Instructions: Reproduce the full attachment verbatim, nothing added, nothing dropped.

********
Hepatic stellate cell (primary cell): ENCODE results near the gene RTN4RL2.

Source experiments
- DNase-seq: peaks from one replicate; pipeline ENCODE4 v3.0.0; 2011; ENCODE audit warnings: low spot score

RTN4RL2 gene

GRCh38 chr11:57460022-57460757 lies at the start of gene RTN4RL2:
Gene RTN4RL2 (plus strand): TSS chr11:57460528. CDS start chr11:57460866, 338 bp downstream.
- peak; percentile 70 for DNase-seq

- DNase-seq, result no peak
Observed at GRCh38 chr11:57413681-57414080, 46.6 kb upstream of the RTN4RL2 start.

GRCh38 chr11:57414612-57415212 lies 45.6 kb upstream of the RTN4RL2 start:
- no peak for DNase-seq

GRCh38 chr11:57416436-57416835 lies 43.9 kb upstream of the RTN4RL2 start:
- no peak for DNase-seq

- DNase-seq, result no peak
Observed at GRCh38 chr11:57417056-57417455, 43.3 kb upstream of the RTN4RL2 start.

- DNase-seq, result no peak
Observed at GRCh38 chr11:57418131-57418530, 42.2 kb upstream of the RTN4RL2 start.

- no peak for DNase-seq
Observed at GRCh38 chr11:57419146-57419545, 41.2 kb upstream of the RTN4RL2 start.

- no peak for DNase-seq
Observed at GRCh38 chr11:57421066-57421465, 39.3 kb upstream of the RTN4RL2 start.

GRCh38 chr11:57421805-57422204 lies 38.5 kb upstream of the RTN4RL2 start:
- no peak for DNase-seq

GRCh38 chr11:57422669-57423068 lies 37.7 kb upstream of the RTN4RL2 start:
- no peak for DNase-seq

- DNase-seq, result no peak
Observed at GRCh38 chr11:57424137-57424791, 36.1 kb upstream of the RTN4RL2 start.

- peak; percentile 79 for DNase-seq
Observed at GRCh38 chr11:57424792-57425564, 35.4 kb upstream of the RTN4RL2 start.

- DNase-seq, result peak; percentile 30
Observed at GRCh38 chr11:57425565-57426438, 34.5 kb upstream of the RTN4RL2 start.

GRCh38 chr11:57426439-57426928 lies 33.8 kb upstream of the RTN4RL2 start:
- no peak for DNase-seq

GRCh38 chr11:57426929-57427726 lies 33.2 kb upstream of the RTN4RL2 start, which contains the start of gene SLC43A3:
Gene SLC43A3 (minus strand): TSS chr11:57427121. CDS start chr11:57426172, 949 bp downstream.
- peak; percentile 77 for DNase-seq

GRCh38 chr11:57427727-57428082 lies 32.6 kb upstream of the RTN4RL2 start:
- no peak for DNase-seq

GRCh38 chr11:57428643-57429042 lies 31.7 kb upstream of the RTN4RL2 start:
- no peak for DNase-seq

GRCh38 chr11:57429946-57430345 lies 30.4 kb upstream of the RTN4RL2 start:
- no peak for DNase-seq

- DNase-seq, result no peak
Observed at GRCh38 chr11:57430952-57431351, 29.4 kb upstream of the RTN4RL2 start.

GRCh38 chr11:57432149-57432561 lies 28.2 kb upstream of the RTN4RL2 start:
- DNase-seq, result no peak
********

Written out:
Hepatic stellate cell (primary cell): ENCODE results near the gene RTN4RL2.

Source experiments
- DNase-seq: peaks from one replicate; pipeline ENCODE4 v3.0.0; 2011; ENCODE audit warnings: low spot score

RTN4RL2 gene

GRCh38 chr11:57460022-57460757 lies at the start of gene RTN4RL2:
Gene RTN4RL2 (plus strand): TSS chr11:57460528. CDS start chr11:57460866, 338 bp downstream.
- peak; percentile 70 for DNase-seq

- DNase-seq, result no peak
Observed at GRCh38 chr11:57413681-57414080, 46.6 kb upstream of the RTN4RL2 start.

GRCh38 chr11:57414612-57415212 lies 45.6 kb upstream of the RTN4RL2 start:
- no peak for DNase-seq

GRCh38 chr11:57416436-57416835 lies 43.9 kb upstream of the RTN4RL2 start:
- no peak for DNase-seq

- DNase-seq, result no peak
Observed at GRCh38 chr11:57417056-57417455, 43.3 kb upstream of the RTN4RL2 start.

- DNase-seq, result no peak
Observed at GRCh38 chr11:57418131-57418530, 42.2 kb upstream of the RTN4RL2 start.

- no peak for DNase-seq
Observed at GRCh38 chr11:57419146-57419545, 41.2 kb upstream of the RTN4RL2 start.

- no peak for DNase-seq
Observed at GRCh38 chr11:57421066-57421465, 39.3 kb upstream of the RTN4RL2 start.

GRCh38 chr11:57421805-57422204 lies 38.5 kb upstream of the RTN4RL2 start:
- no peak for DNase-seq

GRCh38 chr11:57422669-57423068 lies 37.7 kb upstream of the RTN4RL2 start:
- no peak for DNase-seq

- DNase-seq, result no peak
Observed at GRCh38 chr11:57424137-57424791, 36.1 kb upstream of the RTN4RL2 start.

- peak; percentile 79 for DNase-seq
Observed at GRCh38 chr11:57424792-57425564, 35.4 kb upstream of the RTN4RL2 start.

- DNase-seq, result peak; percentile 30
Observed at GRCh38 chr11:57425565-57426438, 34.5 kb upstream of the RTN4RL2 start.

GRCh38 chr11:57426439-57426928 lies 33.8 kb upstream of the RTN4RL2 start:
- no peak for DNase-seq

GRCh38 chr11:57426929-57427726 lies 33.2 kb upstream of the RTN4RL2 start, which contains the start of gene SLC43A3:
Gene SLC43A3 (minus strand): TSS chr11:57427121. CDS start chr11:57426172, 949 bp downstream.
- peak; percentile 77 for DNase-seq

GRCh38 chr11:57427727-57428082 lies 32.6 kb upstream of the RTN4RL2 start:
- no peak for DNase-seq

GRCh38 chr11:57428643-57429042 lies 31.7 kb upstream of the RTN4RL2 start:
- no peak for DNase-seq

GRCh38 chr11:57429946-57430345 lies 30.4 kb upstream of the RTN4RL2 start:
- no peak for DNase-seq

- DNase-seq, result no peak
Observed at GRCh38 chr11:57430952-57431351, 29.4 kb upstream of the RTN4RL2 start.

GRCh38 chr11:57432149-57432561 lies 28.2 kb upstream of the RTN4RL2 start:
- DNase-seq, result no peak